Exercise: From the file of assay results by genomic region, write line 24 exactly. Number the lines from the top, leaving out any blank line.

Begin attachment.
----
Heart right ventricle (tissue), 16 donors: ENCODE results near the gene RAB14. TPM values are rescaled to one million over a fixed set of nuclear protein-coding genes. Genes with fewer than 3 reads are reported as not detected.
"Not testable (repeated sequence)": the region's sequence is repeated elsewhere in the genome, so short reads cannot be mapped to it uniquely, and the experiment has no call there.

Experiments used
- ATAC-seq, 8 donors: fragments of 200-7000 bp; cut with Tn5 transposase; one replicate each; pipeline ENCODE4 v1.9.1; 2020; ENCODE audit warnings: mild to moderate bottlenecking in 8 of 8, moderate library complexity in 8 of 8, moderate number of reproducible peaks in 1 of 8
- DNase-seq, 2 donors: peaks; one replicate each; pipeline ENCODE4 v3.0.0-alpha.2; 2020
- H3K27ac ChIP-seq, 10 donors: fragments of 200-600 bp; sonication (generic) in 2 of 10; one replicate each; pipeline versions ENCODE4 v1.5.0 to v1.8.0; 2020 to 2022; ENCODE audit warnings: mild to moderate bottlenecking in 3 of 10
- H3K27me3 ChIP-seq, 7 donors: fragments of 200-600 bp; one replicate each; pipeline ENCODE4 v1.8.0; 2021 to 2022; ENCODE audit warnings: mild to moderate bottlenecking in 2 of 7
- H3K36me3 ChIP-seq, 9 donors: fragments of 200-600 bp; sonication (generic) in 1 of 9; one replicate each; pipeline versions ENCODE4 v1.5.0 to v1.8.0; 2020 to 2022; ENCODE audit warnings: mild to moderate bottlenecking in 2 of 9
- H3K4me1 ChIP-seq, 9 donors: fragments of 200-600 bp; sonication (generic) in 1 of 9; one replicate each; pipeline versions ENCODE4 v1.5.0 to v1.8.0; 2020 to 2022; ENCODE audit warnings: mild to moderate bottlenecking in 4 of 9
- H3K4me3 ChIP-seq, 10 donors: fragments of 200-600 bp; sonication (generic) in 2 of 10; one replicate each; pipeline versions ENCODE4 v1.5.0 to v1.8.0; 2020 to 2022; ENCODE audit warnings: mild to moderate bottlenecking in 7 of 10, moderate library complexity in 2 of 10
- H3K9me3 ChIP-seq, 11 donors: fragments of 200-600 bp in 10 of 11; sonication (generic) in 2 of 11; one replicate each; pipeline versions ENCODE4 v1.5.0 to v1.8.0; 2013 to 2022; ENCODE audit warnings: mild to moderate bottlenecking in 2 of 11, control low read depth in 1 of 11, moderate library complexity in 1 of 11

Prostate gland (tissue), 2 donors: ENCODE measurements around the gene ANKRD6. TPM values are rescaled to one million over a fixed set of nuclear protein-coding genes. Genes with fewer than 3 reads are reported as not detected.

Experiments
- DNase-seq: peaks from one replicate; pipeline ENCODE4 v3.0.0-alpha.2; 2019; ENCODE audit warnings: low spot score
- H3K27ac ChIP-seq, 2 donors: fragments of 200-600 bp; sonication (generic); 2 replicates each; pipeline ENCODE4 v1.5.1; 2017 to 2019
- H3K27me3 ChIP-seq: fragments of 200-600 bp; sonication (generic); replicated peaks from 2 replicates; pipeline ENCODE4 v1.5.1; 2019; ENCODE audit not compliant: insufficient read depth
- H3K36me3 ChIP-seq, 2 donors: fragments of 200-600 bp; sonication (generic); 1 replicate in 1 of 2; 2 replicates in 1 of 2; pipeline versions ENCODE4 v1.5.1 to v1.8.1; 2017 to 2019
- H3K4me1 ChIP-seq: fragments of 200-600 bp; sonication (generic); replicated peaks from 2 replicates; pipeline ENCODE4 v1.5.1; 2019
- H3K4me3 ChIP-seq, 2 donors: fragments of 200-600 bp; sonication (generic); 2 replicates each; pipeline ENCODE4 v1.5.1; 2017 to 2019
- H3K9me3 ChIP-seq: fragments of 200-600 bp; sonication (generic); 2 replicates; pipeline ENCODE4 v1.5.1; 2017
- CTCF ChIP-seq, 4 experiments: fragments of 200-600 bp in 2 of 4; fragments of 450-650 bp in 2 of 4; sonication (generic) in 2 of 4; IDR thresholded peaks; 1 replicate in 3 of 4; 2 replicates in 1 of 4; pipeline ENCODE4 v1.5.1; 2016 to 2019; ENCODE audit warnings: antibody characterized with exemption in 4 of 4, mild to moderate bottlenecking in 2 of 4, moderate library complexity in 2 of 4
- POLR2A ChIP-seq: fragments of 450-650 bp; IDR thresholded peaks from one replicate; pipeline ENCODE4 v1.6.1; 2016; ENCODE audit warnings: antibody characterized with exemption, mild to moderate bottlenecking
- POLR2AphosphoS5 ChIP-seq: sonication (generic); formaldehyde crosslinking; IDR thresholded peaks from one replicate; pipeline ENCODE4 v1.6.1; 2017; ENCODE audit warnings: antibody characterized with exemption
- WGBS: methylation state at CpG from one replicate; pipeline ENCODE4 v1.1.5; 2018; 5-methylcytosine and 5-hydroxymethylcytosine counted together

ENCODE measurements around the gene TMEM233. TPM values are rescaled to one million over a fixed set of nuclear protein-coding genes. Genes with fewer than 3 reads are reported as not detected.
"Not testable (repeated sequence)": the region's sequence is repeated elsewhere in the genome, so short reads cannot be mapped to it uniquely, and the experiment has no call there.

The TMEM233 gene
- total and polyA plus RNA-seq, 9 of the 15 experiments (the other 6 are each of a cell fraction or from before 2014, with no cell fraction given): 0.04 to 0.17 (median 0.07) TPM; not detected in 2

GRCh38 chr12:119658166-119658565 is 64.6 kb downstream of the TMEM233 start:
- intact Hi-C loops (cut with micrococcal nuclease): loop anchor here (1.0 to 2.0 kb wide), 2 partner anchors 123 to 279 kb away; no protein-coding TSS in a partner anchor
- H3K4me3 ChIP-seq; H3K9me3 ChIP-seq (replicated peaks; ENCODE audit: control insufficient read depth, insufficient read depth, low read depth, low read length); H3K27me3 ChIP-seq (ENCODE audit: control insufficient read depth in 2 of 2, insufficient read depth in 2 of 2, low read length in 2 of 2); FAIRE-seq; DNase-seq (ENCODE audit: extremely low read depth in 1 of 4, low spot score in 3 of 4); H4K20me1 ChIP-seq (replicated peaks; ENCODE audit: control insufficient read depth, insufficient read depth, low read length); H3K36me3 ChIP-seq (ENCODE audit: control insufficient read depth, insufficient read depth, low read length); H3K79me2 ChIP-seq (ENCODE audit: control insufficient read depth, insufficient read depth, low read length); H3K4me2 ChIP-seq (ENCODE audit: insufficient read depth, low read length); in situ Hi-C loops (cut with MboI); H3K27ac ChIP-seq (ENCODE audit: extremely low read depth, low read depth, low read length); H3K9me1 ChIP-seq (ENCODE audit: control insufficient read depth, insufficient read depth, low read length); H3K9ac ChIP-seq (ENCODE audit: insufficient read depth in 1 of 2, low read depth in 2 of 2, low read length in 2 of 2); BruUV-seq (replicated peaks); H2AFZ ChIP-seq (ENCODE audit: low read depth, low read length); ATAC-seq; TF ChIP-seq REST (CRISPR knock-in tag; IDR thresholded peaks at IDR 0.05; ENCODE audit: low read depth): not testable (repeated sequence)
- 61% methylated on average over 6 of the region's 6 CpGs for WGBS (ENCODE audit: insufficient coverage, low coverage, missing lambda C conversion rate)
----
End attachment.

- WGBS: methylation state at CpG from one replicate; pipeline ENCODE4 v1.1.5; 2018; 5-methylcytosine and 5-hydroxymethylcytosine counted together